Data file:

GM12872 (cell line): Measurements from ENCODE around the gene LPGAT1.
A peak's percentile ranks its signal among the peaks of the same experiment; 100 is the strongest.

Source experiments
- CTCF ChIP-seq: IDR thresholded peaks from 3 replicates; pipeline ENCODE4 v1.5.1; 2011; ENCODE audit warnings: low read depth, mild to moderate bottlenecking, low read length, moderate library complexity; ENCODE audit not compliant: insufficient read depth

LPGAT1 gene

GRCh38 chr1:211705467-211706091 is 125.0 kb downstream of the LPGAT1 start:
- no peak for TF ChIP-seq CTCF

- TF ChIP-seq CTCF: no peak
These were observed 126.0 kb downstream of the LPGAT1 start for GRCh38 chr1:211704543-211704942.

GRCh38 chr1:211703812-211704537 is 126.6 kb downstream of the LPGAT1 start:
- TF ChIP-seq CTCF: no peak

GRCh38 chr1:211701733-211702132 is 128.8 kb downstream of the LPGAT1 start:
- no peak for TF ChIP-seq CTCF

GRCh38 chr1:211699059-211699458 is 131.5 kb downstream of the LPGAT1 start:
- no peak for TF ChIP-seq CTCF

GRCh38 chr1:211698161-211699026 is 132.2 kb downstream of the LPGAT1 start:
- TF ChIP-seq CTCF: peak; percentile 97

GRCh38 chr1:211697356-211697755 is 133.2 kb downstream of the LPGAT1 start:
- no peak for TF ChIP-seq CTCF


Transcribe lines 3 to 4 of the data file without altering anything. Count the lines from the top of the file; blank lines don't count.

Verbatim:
Source experiments
- CTCF ChIP-seq: IDR thresholded peaks from 3 replicates; pipeline ENCODE4 v1.5.1; 2011; ENCODE audit warnings: low read depth, mild to moderate bottlenecking, low read length, moderate library complexity; ENCODE audit not compliant: insufficient read depth